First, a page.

LSU's Tigers swallowed Rice 38-3 and North Carolina ripped North Carolina State 27-7. Florida State Quarterback Gary Huff completed 21 of 25 passes good for 374 yards and both touchdowns as the Seminoles won their fourth straight, 17-3 over VPI.
Maryland dominated Wake Forest for the first half. Then the Demon Deacons mended their ways, intercepted four Al Neville passes—two inside the 10-yard line—and converted the game into a visitors' camp meeting, with the running of Gary Johnson and Larry Hopkins doing the heavy persuading in an 18-14 win.
1. TEXAS (3-0)
2. ARKANSAS (3-1)
3. HOUSTON (3-1)
These are the real Arkansas Razorbacks, fans. Notice the bony hard backs, the stubbly chin whiskers, the mean look around the mouth. Accept no substitutes. No goats, for instance. Those were goats that lost to Tulsa last week. These are definitely Hogs. Only Hogs would swallow Horned Frogs whole, as Arkansas did in extinguishing TCU 49-15. Only Hogs would monopolize every department: first downs, rushing yardage, passing yardage, interceptions, even yards penalized (119-0). Hogs alone would throw in an 83-yard kickoff return, a 61-yard scoring interception of a pass, a record-equaling number of points in a league game.
With hamstringed first-stringer Eddie Phillips on the bench in street clothes for the second half, substitute Texas Quarterback Donnie Wigginton led the Horns to a 35-7 rout of Oregon. Wigginton became the game's leading gainer with 116 yards on 13 carries in only three quarters. The 5'8" sub also scored two touchdowns. But Texans did not rejoice. Phillips came away limping worse, End Jim Moore suffered a severe knee sprain, Fullback Bobby Callison got a shoulder bruise and star Jim Bertelsen reinjured his already-ailing shoulder.
Though soph field leader Joe Pisarcik broke NMSU's school record for pass completions with 22, the SMU Mustangs edged New Mexico State 28-25 for their first win. Gary Hammond scored the winning touchdown late in the game on a 15-yard keep.
While considerably winded after blowing down mighty Arkansas last week, Tulsa's Golden Hurricane had enough left to beat West Texas. The Tulsans did not exactly breeze, though. They had 94-and four-yard touchdowns called back and stopped West Texas by inches on their own 38 before winning 17-13.
1. NOTRE DAME (3-0)
2. NEBRASKA (4-0)
3. MICHIGAN (3-0)
A year ago, after spectacularly ending Penn State's record of 31 games without a loss with a 41-13 upset, Colorado's Buffaloes were exterminated by unprepossessing Kansas State as Lynn Dickey had a passable day. This year it was happening again. After soaring to sixth in the national rankings by upsetting Ohio State at Columbus, the Buffs were losing to Kansas State 21-17 midway in the third quarter. Unstoppable sophomore Tailback Charlie Davis, who had rushed 418 yards in Colorado's previous victories over LSU, Wyoming and Ohio State, managed only 16 yards in 14 carries. The whole CU offense had 97 yards, with a big minus-seven rushing in the first half. State must have begun to think Colorado's main claim to fame was the fact that its mascot was a pregnant buffalo named Ralphie. But then Colorado pulled a surprise. Going to the air, Quarterback Ken Johnson set a CU passing record with 276 yards and the Buffs won 31-21.
Oklahoma offensive Coach Barry Switzer said all week he was going to give Halfbacks Greg Pruitt and Joe Wylie new jerseys with no number or name. All they would have on them was "Hello" on the front and "Goodby" on the back. Switzer didn't deliver, but Pruitt and Wylie did against USC. Oklahoma's 33-20 runaway was led by Pruitt's 205 yards on only 16 tries, including touchdown jaunts of 75,42 and seven yards, as Wylie turned into a beautiful blocker. The Sooners had a total of over 500 yards rushing. They threw just one pass. "Why should we throw?" Quarterback Jack Mildren asked. "If Switzer ever sends down word to pass, I ain't gonna call it." Head Coach Chuck Fairbanks said tongue-in-cheekily, "We threw that pass to keep them loose."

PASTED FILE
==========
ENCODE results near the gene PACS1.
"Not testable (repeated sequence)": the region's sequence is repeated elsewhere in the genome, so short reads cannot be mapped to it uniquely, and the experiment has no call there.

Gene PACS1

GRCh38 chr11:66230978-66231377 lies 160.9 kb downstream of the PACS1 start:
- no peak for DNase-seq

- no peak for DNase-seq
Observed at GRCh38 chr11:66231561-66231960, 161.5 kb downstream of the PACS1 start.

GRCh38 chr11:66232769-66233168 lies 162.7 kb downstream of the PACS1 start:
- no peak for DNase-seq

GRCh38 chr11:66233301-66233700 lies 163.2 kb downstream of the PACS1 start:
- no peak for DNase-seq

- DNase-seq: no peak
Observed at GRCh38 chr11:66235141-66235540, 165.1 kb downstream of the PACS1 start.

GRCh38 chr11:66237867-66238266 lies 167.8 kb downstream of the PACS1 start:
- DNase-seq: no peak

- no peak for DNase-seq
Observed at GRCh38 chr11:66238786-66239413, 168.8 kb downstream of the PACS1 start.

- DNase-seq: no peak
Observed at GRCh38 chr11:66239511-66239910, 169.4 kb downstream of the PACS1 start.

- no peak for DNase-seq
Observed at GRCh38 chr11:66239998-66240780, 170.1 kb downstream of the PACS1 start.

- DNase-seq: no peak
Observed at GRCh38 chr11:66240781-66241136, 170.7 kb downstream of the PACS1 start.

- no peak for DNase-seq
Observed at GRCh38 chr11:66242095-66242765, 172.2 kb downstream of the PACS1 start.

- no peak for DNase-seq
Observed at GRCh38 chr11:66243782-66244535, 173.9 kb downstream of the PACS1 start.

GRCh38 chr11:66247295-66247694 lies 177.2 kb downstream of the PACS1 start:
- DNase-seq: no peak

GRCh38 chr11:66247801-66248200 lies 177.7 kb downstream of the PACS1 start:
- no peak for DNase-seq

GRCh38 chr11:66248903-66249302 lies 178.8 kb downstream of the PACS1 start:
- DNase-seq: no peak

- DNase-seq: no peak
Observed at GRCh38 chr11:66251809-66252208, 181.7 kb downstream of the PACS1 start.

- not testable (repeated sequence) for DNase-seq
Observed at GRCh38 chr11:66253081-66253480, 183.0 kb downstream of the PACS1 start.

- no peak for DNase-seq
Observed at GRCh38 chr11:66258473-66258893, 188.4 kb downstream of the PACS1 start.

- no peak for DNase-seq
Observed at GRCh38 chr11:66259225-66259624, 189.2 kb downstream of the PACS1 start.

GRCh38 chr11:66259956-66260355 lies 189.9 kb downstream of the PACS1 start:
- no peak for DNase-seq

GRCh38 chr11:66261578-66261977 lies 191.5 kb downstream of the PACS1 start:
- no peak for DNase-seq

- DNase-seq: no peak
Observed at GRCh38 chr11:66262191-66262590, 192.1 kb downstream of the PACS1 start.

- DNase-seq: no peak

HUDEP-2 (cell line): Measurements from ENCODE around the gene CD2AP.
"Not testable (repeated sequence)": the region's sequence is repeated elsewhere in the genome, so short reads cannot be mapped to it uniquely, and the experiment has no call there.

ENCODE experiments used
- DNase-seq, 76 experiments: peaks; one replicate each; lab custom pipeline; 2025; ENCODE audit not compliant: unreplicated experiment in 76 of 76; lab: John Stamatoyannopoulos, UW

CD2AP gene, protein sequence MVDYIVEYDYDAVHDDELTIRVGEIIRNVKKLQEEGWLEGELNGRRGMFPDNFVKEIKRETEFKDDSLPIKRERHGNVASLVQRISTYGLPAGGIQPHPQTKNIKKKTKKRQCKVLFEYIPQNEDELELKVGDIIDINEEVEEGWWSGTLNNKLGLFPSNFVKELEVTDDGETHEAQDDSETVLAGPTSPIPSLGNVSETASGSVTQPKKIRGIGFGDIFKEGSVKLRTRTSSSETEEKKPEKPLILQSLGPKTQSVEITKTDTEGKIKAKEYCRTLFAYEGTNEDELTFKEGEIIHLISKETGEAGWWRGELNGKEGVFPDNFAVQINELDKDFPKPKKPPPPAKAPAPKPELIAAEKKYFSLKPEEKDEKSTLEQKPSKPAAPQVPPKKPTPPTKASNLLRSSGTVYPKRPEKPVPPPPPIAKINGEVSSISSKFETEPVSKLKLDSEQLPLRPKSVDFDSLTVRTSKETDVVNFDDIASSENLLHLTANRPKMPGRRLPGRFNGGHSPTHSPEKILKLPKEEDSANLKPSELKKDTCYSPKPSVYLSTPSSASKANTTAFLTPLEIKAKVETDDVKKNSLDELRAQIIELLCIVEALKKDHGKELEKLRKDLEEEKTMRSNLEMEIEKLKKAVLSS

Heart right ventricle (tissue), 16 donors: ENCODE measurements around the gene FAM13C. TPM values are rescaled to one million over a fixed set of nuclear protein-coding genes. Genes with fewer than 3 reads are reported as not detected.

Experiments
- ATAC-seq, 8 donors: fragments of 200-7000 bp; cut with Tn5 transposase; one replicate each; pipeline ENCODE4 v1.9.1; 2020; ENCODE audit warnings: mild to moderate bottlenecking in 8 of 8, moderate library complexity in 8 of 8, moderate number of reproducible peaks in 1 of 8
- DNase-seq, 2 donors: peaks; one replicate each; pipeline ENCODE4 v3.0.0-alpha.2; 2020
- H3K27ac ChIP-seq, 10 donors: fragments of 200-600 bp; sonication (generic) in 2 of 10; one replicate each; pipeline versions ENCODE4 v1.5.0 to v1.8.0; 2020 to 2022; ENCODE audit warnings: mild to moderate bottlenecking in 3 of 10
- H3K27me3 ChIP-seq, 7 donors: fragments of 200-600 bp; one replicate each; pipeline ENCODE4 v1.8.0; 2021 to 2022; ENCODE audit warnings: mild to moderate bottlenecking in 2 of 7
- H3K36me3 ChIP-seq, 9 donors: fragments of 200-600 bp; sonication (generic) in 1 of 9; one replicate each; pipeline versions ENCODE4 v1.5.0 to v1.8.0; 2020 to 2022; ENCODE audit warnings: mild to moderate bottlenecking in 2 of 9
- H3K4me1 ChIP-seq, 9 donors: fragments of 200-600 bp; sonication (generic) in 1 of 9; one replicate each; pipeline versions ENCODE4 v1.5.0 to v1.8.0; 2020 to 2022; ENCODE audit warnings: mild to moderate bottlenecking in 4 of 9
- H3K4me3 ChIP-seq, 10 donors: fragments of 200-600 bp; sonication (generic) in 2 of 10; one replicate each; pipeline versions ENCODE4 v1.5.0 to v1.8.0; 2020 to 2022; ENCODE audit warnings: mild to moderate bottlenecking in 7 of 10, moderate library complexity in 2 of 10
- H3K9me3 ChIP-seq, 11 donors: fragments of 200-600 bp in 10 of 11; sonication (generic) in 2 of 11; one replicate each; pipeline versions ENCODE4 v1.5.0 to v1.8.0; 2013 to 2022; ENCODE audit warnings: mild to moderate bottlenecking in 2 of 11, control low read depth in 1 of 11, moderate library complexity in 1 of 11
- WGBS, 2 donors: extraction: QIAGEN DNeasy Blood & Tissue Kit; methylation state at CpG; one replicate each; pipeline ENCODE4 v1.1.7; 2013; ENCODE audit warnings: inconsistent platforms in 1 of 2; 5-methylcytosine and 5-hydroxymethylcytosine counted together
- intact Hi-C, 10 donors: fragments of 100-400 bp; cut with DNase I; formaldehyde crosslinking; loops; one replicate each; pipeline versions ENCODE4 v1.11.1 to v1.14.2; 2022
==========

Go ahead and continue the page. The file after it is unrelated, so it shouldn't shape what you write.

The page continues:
Duffy Daugherty felt the officials were picking on him. The officials, however, claimed Michigan State was picking on Notre Dame—that is, the secondary receivers were blocking for the intended receiver before he even caught the ball, football's equivalent of the "moving pick" in basketball. "I've seen it called once every 10 years," fumed Daugherty after the Spartans lost 14-2. He didn't see roughing the kicker called often enough to suit him, though. Daugherty called this omission to the officials' attention twice, both times from a few yards onto the playing field.
Illinois has scored at last for new Coach Bob Blackman. Scored, that is, not won. Indeed, the underdog Illini twice seemed to have a lead against Washington and Sonny Sixkiller. They scored the first time they had the ball, but the touchdown was called back. Then, trailing only 17-14 in the third period, Illinois recovered a punt in the Washington end zone for a 20-17 lead—or so the official nearest the ball said. But he was overruled and Sixkiller proceeded to set matters straight 52-14. He passed for 180 yards as Washington scored five touchdowns in 22 minutes. Ball-controlling Northwestern allowed Wisconsin only three points in the first 60 minutes of a 24-11 victory. The other eight came after the gun.
Syracuse, which had big preseason plans to beat three Big Ten teams, finally salvaged one win by handing Indiana's hapless Hoosiers their third shutout in four games, 7-0. Marty (Jan the Man) Januszkiewicz, who had gained 769 yards last season, gained only 30 to bring his season total to 104. "Maybe we ought to just call him Jan," a Syracuse spokesman said. But Januszkiewicz did score the game's only TD on a one-yard dive after Tommy Myers' 58-yard punt return.
Poor Utah State got its 3-0 record into trouble by taking on Nebraska. To the intense approval of 67,421 fans in Lincoln, the Cornhuskers varied their boring pattern of defeating their three previous opponents five touchdowns to one. The Huskers beat the Aggies six touchdowns to one, 42-6. Quarterback Jerry Tagge was responsible for four of them. He sneaked across twice and threw TD passes to Fullback Bill Olds and Slotback Johnny Rodgers.
Ohio State has Woody Hayes glowing again, as his sophomores whipped California 35-3. The latest OSU youngster to come of age is Quarterback Greg Hare, who took over for injured Don Lamka. On one drive Hare pitched 24 yards to sophomore Tight End Rick Middleton, handed off for three smashes by sophomore Fullback Randy Keith, then picked up the remaining 40 yards on a keeper after a good block by Keith.
PLAYERS OF THE WEEK
THE LINEMAN: New Mexico Linebacker Herm Fredenberg, a 217-pound senior from Window Rock, Ariz. who, in addition to 16 tackles, contributed two big interceptions and keystoned a goal-line stand in his team's 14-0 win over BYU.
THE BACK: Halfback Greg Pruitt of Oklahoma who gained 205 yards for an average of 13 a carry, jaunting 75, 42 and seven for touchdowns to provide more than the margin of victory as the Sooners beat Southern Cal 33-20.